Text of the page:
At Physio Needs Academy, our mission is to provide valuable knowledge and support for individuals and families facing the challenges of clubfoot. Clubfoot, medically known as Congenital Talipes Equinovarus (CTEV), is a complex foot deformity that, if left untreated, can hinder mobility and cause pain. Our goal is to shed light on clubfoot, its origins, causes, and the importance of early intervention.
Clubfoot is a congenital deformity characterized by the misalignment of foot structures, involving bones and soft tissues in the hindfoot, midfoot, and forefoot. This condition presents as an inward turning of the midfoot (adductus and cavus) and a varus hindfoot, with the foot fixed in a downward-pointing (equinus) position at the subtalar joint. The affected foot is often shorter, and the calf circumference is smaller compared to a normal foot.
Key Facts About Clubfoot:
- Clubfoot can affect one or both feet, with around 50% of cases being bilateral.
- It is more common in males than females, with a reported male-to-female ratio ranging from 1.6:1 to 3:1.
- While most cases of clubfoot are isolated, it can occasionally be associated with other congenital malformations or syndromes.
Causes of Clubfoot:
The exact causes of clubfoot are not fully understood. Approximately 80% of cases are idiopathic (meaning the cause is unknown), while the remaining 20% are linked to other conditions, such as Spina Bifida, Cerebral Palsy, and Arthrogryposis. There appears to be a combination of genetic and environmental factors at play in clubfoot development.
One potential risk factor is maternal smoking during pregnancy, and there is also a genetic predisposition, particularly if one or both parents have had clubfoot.
Clinical Presentation and Examination:
Recognizing clubfoot involves observing certain signs and symptoms:
- Smaller, stubby feet with a shortened first metatarsal ray.
- Equinus deformity (heel pointing downward) with inversion of the heel and varus of the forefoot.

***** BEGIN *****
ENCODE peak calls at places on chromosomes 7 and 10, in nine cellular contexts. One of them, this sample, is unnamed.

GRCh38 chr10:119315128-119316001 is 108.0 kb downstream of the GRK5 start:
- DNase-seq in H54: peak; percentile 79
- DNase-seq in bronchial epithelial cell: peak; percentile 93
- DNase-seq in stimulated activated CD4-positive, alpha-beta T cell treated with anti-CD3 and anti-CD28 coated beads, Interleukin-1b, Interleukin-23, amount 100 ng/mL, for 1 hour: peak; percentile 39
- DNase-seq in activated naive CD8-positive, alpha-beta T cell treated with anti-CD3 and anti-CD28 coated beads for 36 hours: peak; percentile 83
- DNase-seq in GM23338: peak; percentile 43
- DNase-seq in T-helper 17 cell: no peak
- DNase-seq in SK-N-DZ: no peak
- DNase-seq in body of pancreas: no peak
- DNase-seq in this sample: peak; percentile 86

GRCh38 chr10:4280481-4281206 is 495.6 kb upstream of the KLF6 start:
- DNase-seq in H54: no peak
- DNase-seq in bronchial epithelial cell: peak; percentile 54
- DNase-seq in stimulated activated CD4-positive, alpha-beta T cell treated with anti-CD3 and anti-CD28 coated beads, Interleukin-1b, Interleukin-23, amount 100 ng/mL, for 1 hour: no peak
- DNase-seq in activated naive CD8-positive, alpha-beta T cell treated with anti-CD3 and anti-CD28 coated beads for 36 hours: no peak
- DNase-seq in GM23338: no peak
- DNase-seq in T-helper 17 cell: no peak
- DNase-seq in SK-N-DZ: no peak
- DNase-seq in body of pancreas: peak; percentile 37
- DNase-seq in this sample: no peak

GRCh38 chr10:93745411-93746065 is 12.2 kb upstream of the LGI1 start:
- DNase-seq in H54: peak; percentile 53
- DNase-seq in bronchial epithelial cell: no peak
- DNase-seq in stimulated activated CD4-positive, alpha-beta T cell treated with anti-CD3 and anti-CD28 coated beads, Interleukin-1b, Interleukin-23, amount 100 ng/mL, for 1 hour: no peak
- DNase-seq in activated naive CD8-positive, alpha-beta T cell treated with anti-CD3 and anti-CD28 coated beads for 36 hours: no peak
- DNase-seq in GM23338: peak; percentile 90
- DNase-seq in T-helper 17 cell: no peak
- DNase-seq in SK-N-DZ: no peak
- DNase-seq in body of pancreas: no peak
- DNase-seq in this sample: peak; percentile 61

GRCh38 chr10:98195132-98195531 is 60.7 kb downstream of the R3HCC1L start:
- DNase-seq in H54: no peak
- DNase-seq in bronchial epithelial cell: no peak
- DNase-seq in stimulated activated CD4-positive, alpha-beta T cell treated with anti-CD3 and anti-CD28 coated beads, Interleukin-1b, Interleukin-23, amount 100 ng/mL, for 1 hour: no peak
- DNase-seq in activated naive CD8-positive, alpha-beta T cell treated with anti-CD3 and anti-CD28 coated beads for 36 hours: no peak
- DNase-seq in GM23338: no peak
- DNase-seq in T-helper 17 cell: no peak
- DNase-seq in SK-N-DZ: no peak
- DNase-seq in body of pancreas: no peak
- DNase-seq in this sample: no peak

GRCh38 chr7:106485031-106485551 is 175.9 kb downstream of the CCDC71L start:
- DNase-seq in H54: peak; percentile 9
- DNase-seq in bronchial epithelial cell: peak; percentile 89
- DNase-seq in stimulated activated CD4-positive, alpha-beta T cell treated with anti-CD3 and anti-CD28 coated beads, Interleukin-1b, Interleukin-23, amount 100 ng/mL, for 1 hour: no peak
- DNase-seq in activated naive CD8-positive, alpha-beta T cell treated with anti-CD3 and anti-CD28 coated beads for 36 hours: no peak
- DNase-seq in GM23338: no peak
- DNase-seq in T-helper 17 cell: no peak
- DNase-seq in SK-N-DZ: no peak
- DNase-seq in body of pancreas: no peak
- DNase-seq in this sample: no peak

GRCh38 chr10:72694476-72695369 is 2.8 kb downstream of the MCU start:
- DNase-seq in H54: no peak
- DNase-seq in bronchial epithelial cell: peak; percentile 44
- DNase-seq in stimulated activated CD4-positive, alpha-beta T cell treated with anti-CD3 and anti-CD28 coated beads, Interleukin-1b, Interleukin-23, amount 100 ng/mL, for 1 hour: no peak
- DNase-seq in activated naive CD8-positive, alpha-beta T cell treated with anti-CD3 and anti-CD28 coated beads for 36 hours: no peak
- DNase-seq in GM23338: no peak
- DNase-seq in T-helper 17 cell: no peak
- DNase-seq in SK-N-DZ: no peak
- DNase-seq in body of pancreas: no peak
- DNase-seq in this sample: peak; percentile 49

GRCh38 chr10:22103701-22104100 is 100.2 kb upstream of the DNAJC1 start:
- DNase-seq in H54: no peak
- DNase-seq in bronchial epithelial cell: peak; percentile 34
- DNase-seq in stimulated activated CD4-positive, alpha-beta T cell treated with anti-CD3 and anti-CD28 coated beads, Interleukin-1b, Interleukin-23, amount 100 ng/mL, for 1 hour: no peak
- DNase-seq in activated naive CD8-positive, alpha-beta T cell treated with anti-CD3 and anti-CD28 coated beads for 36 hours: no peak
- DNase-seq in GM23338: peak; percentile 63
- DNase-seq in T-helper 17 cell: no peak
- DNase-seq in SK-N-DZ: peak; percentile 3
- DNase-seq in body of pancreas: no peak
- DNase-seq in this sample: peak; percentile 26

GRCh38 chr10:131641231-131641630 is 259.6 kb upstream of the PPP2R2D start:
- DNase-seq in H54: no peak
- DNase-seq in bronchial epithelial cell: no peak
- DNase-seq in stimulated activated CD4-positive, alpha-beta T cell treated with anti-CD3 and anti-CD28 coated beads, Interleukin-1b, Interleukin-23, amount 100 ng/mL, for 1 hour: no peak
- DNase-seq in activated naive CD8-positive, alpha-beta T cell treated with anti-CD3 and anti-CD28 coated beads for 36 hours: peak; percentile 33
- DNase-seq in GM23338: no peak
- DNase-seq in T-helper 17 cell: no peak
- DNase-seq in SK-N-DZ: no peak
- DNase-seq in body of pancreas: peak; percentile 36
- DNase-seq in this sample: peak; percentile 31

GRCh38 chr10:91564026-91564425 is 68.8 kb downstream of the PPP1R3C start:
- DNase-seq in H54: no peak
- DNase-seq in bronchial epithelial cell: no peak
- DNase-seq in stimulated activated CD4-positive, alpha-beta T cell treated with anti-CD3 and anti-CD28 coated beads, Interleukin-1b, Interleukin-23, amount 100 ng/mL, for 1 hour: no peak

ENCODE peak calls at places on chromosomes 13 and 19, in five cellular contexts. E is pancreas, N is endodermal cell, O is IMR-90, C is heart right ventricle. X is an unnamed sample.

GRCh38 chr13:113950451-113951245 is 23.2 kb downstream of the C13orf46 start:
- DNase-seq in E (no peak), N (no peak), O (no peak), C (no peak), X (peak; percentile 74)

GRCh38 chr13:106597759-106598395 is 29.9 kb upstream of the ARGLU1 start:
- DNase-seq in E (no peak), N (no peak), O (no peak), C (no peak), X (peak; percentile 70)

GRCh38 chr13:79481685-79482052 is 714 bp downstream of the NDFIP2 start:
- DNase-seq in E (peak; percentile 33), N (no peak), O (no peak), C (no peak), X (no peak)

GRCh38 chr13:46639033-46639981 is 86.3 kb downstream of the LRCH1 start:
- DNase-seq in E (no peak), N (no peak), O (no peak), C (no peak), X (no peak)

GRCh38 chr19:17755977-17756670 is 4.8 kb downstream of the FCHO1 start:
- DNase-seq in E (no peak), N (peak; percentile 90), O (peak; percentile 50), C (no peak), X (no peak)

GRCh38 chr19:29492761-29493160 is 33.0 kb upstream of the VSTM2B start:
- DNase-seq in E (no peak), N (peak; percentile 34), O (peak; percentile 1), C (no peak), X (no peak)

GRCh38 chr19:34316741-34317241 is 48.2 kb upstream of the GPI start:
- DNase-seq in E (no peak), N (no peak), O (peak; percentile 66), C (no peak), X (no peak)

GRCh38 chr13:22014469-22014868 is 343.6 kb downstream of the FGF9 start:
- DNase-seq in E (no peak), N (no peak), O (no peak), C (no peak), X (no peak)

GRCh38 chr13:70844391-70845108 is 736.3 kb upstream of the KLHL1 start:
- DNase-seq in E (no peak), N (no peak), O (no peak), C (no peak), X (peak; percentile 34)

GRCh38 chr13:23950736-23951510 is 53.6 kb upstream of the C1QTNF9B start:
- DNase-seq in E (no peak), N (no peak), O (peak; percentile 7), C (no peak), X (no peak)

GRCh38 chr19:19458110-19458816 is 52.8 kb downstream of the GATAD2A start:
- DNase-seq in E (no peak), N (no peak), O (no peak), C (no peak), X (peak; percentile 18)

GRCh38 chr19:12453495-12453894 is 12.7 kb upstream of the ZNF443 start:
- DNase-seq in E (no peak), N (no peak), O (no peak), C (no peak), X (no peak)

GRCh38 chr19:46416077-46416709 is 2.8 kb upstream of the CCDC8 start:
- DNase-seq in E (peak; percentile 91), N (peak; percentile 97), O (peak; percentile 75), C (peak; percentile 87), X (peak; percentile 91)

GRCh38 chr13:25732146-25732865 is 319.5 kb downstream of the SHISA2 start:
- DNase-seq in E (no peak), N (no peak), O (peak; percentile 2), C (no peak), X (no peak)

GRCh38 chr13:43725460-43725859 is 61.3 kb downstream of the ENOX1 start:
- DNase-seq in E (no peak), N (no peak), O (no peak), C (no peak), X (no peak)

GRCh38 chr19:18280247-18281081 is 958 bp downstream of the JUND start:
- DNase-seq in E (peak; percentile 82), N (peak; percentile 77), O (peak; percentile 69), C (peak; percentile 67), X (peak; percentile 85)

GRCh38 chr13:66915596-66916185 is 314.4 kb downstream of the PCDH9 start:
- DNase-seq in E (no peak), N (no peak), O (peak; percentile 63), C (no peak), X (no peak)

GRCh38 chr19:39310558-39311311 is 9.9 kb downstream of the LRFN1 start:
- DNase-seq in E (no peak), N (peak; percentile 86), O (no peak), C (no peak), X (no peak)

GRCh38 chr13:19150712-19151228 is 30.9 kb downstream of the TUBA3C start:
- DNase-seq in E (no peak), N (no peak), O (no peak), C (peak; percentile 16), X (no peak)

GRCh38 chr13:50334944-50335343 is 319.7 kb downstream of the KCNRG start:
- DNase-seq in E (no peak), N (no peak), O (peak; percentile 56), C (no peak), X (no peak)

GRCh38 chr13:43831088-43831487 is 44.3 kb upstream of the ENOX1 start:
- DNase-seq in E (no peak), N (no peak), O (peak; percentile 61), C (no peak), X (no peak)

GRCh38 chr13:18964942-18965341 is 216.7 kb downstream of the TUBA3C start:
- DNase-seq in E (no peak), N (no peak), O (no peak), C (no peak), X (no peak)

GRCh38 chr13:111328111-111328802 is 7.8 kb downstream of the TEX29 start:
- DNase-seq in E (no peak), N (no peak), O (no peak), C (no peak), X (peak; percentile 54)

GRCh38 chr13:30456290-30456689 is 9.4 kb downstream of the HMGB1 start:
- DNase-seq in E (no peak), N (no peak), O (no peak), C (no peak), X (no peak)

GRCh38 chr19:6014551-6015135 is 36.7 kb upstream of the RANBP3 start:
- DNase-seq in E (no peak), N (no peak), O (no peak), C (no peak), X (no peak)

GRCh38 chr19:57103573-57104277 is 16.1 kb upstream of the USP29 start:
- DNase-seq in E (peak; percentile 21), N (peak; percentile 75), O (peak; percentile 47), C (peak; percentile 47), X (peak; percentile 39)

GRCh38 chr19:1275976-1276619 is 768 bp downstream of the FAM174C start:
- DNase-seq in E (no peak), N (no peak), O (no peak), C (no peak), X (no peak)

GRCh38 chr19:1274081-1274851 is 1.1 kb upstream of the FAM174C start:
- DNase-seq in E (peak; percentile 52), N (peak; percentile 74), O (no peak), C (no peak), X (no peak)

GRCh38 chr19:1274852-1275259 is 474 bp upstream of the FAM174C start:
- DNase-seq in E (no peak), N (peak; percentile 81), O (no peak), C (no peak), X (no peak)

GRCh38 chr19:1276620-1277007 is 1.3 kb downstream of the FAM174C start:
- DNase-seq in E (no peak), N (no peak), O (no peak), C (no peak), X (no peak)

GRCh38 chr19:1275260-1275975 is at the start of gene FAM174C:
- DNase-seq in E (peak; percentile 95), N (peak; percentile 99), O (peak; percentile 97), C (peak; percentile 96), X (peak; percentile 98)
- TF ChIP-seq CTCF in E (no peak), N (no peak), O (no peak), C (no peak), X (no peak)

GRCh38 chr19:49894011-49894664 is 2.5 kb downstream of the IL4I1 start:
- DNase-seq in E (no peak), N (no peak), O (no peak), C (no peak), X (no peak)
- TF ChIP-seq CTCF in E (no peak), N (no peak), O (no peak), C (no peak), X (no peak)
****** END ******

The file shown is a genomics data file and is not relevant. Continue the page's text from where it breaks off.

- Concave and elevated medial border of the foot, with a convex and depressed lateral border.
- Prominent posterior heel tuberosity, which can be challenging to palpate.
- Callosities on the dorsal aspect of the fifth metatarsal.
Lack of Knowledge and Skilled Clinicians:
In underdeveloped countries, many clinicians lack the qualifications and experience needed to treat clubfoot effectively. This results in misinformation and alternative treatments, including religious healings and surgery, being sought by parents. A lack of awareness contributes to children going untreated, perpetuating the misconception that clubfoot cannot be treated.
Conservative Treatment Options:
- Ponseti Method: The widely accepted treatment involves manipulations by a skilled physiotherapist, serial castings, and a minor surgical procedure to release the Achilles tendon. When correctly applied and administered promptly, this method can lead to up to 90% recovery of normal foot alignment.
- French Method: An alternative technique, the French Functional (Physical Therapy) Method, is less common and involves daily manipulations, muscle stimulation, and foot immobilization using nonelastic adhesive strapping. Research indicates that results are slightly less favorable compared to the Ponseti Method due to the extensive parental involvement required.
Surgery for clubfoot was more prevalent in the past but is now generally considered a secondary option. Early surgical approaches included soft tissue release techniques. However, long-term follow-up studies revealed complications such as stiffness and weakness in the foot and ankle. As a result, non-invasive methods are now preferred initially.
Idiopathic and Secondary Clubfoot:
- Idiopathic clubfoot is the most common form, often with a hereditary component. It can range from untreated to successfully treated, with various degrees of impairment.
- Secondary clubfoot is associated with other diseases or conditions, typically neurological (e.g., Spina Bifida) or syndromic (e.g., Arthrogryposis).
Physical therapy plays a crucial role in clubfoot treatment:
- Bracing is essential for recovery, particularly for maintaining foot correction.
- Manual Therapeutic Techniques include soft tissue massage, stretching, and joint mobilization by a skilled therapist to improve foot alignment, mobility, and range of motion.
- Therapeutic Exercises focus on regaining range of motion and strengthening foot and lower extremity muscles.
- Stretching and Strengthening Exercises target specific muscle groups to address varus or valgus deformities.
- Electrical Stimulation (ES) is beneficial, particularly for acquired deformities.
- Taping Techniques can aid in maintaining foot alignment.
- Neuro-muscular Re-education (NMR) helps restore stability and improve movement techniques.
At Physio Needs Academy, we believe in a compassionate approach to clubfoot treatment. Early diagnosis and intervention are crucial. We strive to bridge the knowledge gap and ensure that skilled clinicians are available to provide effective treatment. With the right care and support, individuals with clubfoot can lead fulfilling lives, emphasizing the
importance of early, non-invasive intervention to achieve the best outcomes.